By: Editorial Board
Source: New York Times
Compounding the Risk for Coal Miners
President Trump’s vow to bring back the coal industry’s heyday is a delusion. But it’s already inspiring Republican legislatures in Appalachia to resurrect a grim element of those boom times: loose safety laws that endangered miners’ lives and protected owners’ profits.
Republican leaders contend the federal government can do the inspections just as well as the states. This is a remarkable turn by politicians usually heard decrying the intrusiveness of Washington bureaucrats.
The Trump administration, already stocked with anti-environment industry sycophants, is bent on resuscitating, not regulating, Big Coal. To that end, it is moving to help surface mine operators by eliminating protections for Appalachian streams and hamlets inundated by mine wastes.
The Kentucky Legislature, where Republicans have taken control of both houses, gave final approval on Tuesday to a measure that will cut back the four annual inspections now required at a working mine to as few as one. Instead of actually checking the miners’ safety equipment on site, an inspector will write a “safety analysis” based on conversations with miners. This is feel-good law making, but Gov. Matt Bevin, a Republican, is expected to sign the measure.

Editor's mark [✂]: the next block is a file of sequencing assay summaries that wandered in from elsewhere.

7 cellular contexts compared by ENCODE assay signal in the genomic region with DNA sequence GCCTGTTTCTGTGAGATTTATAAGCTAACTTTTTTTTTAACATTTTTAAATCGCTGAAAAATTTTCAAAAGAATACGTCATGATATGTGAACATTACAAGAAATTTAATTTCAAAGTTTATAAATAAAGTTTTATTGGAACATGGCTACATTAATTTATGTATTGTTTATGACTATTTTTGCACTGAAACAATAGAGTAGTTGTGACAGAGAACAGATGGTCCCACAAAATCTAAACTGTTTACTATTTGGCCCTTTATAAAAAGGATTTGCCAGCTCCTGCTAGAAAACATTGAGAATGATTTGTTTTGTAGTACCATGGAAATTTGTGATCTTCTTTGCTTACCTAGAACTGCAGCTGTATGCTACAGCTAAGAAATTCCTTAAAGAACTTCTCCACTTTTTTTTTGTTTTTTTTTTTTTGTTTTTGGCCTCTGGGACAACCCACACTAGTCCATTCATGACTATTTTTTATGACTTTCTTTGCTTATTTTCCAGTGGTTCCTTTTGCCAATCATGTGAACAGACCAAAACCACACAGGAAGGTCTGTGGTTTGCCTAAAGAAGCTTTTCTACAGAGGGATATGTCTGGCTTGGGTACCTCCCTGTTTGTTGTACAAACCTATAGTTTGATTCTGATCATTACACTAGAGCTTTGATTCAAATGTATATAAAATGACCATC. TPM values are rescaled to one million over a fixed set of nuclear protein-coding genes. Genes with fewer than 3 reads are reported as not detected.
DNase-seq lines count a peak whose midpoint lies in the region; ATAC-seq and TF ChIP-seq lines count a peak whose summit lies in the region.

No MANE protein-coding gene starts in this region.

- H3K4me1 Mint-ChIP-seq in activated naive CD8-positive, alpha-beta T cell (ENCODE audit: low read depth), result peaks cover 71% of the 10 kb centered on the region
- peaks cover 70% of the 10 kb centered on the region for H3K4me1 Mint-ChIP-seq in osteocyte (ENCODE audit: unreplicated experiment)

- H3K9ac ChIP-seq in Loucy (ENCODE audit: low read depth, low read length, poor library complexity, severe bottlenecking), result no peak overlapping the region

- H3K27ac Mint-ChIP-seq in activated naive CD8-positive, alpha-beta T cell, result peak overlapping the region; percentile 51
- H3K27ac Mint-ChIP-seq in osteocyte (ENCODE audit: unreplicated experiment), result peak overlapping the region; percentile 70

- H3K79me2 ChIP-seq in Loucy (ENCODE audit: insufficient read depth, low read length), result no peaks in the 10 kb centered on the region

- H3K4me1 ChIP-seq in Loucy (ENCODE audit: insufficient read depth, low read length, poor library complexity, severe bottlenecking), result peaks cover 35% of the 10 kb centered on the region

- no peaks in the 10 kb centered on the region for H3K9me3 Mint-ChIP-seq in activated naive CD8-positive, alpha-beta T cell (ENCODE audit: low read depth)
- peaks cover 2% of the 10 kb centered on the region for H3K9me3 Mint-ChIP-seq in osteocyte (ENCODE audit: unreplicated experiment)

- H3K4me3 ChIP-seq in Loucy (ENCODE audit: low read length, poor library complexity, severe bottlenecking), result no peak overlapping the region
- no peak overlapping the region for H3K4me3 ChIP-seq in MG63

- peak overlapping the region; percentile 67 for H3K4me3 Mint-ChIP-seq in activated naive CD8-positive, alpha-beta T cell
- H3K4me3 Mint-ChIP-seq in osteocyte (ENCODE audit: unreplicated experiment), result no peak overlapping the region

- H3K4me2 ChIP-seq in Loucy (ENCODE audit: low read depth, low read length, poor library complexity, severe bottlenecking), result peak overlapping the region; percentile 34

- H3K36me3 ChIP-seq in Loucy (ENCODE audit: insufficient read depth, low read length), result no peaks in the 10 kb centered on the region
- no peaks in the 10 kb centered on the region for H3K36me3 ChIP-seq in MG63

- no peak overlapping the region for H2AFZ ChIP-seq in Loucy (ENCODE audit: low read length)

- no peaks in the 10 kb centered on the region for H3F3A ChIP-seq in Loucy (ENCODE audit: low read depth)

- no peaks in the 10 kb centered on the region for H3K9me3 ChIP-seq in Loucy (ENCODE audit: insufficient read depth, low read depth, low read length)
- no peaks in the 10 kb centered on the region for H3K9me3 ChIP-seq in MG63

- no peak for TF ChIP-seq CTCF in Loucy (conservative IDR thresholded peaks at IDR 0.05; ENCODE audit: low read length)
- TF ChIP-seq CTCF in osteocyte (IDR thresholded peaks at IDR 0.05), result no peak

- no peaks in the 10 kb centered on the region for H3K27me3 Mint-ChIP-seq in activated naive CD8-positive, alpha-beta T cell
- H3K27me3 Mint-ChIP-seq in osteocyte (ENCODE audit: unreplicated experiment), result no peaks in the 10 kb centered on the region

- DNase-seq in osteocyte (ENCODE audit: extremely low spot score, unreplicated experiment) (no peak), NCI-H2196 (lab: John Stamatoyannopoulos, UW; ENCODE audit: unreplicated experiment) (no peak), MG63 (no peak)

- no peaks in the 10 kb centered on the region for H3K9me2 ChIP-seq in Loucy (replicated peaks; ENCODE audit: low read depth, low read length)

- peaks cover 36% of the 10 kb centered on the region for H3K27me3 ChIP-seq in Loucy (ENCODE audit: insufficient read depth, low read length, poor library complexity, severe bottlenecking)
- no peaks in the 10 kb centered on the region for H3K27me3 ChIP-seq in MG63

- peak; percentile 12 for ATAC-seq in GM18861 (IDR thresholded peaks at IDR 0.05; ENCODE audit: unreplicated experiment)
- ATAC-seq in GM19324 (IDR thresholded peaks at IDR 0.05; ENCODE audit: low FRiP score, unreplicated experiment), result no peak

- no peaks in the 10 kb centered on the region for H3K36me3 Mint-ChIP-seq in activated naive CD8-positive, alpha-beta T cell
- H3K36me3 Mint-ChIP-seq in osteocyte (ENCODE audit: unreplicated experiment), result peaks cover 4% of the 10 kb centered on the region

Similarly in West Virginia, the Republican-controlled Legislature is aiming to weaken mining law by replacing actual safety inspections with something termed “compliance visits and education.” State safety and health standards, developed across years amid the grief of repeated mining disasters, would be eliminated.
Federal safety standards should be adequate, the sponsors airily insist. In truth, both state and federal governments should continue to exercise parallel responsibilities in protecting miners’ health and safety. This is particularly vital now that Mr. Trump’s proposed budget would inflict a 21 percent cut on the Labor Department, which is responsible for federal mine inspections.
Powerful West Virginia lawmakers are behind the measure, which marks a sad retreat from the statehouse safety concerns voiced in 2010 when the Upper Big Branch disaster took 29 miners’ lives. Under the new restrictions, state workers would no longer be able to systematically cite obvious infractions in advance of trouble — only in the case of some imminent danger.
Political pandering is nothing new in Appalachia, where the coal industry has wooed and intimidated generations of state lawmakers to favor mine owners. But this latest bout, launched in tandem with Mr. Trump’s fantasy job promises, can only leave remaining miners in greater danger on the job.
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